BWW Review: MARK TWAIN'S RIVER OF SONG at TheatreWorks Silicon Valley is a Musical/Historical Ride Down the Mighty Mississippi Guided by Famed Chronicler Mark Twain
Mark Twain's River of Song
Directed by Randal Myler
TheatreWorks Silicon Valley
The home-spun humor of Mark Twain, the magnificence of the Mississippi River and foot-stomping Americana folk tunes merge beautifully in this west Coast premiere of Randal Myler and Dan Wheetman's musical and historical journey as seen through the eyes of the river's greatest chronicler- Mark Twain. With his trademark witticisms and the sumptuous music, River of Song unfolds like a magical trip down the river, from its headwater beginnings in the rugged timberland of Minnesota to its emptying into the Gulf of Mexico at the slave auctions in New Orleans.
Heading the stellar cast is Bay Area great Dan Hiatt (The 39 Steps, Twentieth Century) as Mark Twain, bearing an uncanny resemblance to Twain with his trademark white suit, mustache and cigar. Using dialogue taken directly from Twain's novels, lecture and essays, Haitt delivers these bon mots with authenticity and charm. When asked about where to go after death, Twain says "heaven has the better climate, but hell has the better company." When speaking of his re-telling of popular American folk tales, Twain says "Never let the truth get in the way of a good story".
Twain relates a memory of his running away from home at fourteen to apprentice as a steamboat pilot and the ensemble breaks into a trio of Dan Wheetman originals, "Don't She Roll", "She's Coming to Town" and "King of the River". The songs extol the image of life on the river, the freedom of travel, the excitement of a steamboat rolling into town and the great beauty of the river itself. The musicians play a central role by enhancing Twain's snippets with a travelogue of early American folk music, from traditional delta blues, river songs and African American slave tunes.
Dan Wheetman wrote eleven of the twenty-two song score, the musicians using all form of country instruments like fiddles, steel guitars, washboards and spoons. The ensemble includes noted bluesman, performer and arranger Chic Street Man (Polk County, It Ain't Nothin' But the Blues), actor/musician Tony Marcus (Fire on the Mountain. It Ain't Nothin' But the Blues), actor Rondrell McCormick and Wheetman. The music moves from ballad ("Up Around the Bend"), blues ("Levee Blues") to folk tales ("Stackolee"), the sounds are pure Americana that lay the foundation of modern country and folk to the electric sounds of British blues espoused by Led Zeppelin.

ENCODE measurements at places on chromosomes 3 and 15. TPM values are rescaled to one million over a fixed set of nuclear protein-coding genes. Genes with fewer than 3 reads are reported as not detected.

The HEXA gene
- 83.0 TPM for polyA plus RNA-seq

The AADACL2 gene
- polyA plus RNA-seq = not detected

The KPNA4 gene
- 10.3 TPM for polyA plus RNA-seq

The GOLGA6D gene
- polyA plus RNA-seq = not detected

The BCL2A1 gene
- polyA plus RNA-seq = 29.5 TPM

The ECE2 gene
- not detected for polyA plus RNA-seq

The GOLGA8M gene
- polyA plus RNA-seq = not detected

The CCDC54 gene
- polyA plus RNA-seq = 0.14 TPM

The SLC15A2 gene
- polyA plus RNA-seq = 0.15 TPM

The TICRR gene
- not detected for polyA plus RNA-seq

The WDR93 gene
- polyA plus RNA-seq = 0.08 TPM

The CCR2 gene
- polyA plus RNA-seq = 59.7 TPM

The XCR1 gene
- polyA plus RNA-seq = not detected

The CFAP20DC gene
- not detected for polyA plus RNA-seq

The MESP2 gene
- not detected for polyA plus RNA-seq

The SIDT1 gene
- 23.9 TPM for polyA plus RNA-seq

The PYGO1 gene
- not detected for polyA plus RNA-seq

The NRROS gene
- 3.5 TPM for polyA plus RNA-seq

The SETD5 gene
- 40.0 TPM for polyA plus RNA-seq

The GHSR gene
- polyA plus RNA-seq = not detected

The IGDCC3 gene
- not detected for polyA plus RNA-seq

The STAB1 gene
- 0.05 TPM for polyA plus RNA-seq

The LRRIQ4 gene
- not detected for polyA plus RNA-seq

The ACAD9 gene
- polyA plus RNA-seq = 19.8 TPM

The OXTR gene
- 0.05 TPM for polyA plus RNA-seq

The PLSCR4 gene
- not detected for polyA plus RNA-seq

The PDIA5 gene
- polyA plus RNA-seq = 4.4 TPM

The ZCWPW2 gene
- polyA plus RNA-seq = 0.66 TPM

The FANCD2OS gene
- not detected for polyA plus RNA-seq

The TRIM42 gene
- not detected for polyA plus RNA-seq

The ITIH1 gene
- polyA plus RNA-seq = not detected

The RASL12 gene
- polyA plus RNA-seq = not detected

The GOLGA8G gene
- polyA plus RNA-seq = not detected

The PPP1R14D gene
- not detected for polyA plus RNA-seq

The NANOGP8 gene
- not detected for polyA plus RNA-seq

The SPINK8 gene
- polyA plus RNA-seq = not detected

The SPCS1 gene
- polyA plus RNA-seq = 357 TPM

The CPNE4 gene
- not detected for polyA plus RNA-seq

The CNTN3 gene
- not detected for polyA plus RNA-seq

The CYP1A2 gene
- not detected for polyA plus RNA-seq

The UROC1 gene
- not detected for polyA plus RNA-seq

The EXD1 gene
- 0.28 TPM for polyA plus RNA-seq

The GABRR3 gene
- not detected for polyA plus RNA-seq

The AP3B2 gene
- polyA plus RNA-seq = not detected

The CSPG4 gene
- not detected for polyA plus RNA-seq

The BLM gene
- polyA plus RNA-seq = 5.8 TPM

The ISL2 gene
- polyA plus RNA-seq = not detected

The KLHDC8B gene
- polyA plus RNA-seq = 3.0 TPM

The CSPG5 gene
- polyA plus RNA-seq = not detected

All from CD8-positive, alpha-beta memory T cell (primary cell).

Grammy and Tony nominee Valisia LeKae rounds out this incredible cast and provides the female perspective of characters affected by life on or around the river. She sings of a slave wishing to escape her condition by stealing her passage on a steamboat headed for the Ohio River and into the free North, or the poor wife of a farmer to young Huck Finn. Rondrell McCormick shares the speaking/singing roles as Jim from Huck Finn to a bodacious dockhand, poor farmer to lumberjack.
Mark Twain's River of Song, based on his memoir Life on the Mississippi and Twain's other writings, shares his love of the majesty of the river, recounts the commerce and accompanying expansion and the lives of those who made their living off the river and adjoining lands. Through song we hear the stories of gamblers, farmers, dockhands, shanty boys and lumberjacks. It's the original jukebox musical, a genre so popular in modern theatre. Beautifully staged by scenic and media designer David Lee Cuthbert and lighting designer Steven B. Mannshardt with costumes by Jill C. Bowers, director and creator Randal Myler lets the strength of the material shine.
Mark Twain's River of Song continues through October 27, 2019 at Mountain View Center for the Performing Arts, 500 Castro Street, Mountain View. Tickets available at www.theatreworks.org or by calling 650-463-1960.
Photos by Kevin Berne